Lucent touts high-speed modem

Later this year, Lucent will year release a new technology that radically boosts downloading speeds but doesn't require major investments or equipment overhauls.

Michael Kanellos Staff Writer, CNET News.com
Michael Kanellos is editor at large at CNET News.com, where he covers hardware, research and development, start-ups and the tech industry overseas.
Michael Kanellos
2 min read
Lucent Technologies will later this year release a new modem technology that radically boosts downloading speeds, but doesn't require major capital investments or equipment overhauls to work.

Called WildWire, the new technology is Lucent's stab at ADSL, or asymmetric digital subscriber line, which many say will be the next battleground for modem makers.

WildWire will allow data to be downloaded at 1.5 megabits per second (mbps), many times the data rate of current high-end modems, which download data at a maximum rate of 56 kilobits per second (kbps). WildWire will also allow users to maintain a continuous Internet link without interrupting telephone service.

Importantly, users will not incur additional installation fees. WildWire and other "ADSL lite" technology reduces costs by cutting out the specialized installation requirements, according to Ken Brizel, strategic marketing manager for DSL products at Lucent. To get ADSL service, customers will merely have to buy a computer with an ADSL modem and sign up with telephone carrier that provides ADSL service. No technicians have to visit the house.

ADSL technology has been slow to catch on in the consumer market because of the expenses associated with installation and equipment. Generally, service technicians have to come out to a site to install a network interface card and other equipment on a user's computer. Users must then connect to a telephone company which has compatible ADSL equipment at its end.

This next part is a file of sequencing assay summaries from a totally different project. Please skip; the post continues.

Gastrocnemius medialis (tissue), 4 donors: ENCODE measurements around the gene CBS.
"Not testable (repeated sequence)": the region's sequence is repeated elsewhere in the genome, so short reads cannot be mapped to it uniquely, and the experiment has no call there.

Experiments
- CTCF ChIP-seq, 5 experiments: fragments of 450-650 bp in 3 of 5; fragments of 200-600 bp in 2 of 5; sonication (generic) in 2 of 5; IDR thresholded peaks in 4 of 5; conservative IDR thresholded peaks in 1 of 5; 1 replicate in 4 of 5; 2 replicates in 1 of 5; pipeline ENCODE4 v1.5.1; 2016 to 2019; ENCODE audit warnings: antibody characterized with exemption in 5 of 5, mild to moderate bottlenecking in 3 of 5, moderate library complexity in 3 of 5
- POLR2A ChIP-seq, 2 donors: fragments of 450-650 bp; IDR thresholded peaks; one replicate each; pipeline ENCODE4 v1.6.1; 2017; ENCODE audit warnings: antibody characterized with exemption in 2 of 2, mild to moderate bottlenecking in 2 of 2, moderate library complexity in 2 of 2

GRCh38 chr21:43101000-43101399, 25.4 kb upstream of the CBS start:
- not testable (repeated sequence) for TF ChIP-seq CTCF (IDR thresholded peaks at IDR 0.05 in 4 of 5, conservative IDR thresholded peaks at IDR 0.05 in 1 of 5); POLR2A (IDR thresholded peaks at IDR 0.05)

ADSL service will likely only cost $5 to $10 more than current Internet service, said Will Strauss, president of Forward Concepts. Telephone operators, moreover, will only have to make incremental investments to start providing ADSL service. In turn, this should lead to lower subscription prices.

Equipment costs should be relatively low also, Strauss added. The WildWire chipset will sell for $60 in quantities of 10,000, he said. Modems based on the WildWire or other ADSL chips, meanwhile, will come out at around $200 to $250, but drop subsequently. Dial-up 56-kbps modems, by comparison, should be priced below $100 when ADSL hits the streets.

Interestingly, the shift toward ADSL may bring the telephone carriers deeper into Internet access. The only carriers that will be able to provide ADSL services will be those providing both data and voice transmission services, pointed out Lucent's Brizel.

Although Lucent maintains that WildWire-enabled modems and computers will be available by the end of the year, Strauss said that ASDL modems and connectivity will not likely become a major consumer issue until 1999 because standards have yet to fully evolve. Competitors, including Nortel and Texas Instruments, are currently touting their own ASDL technologies. While their investment will remain relatively low, telephone carriers will not likely begin to push services until a standard is determined.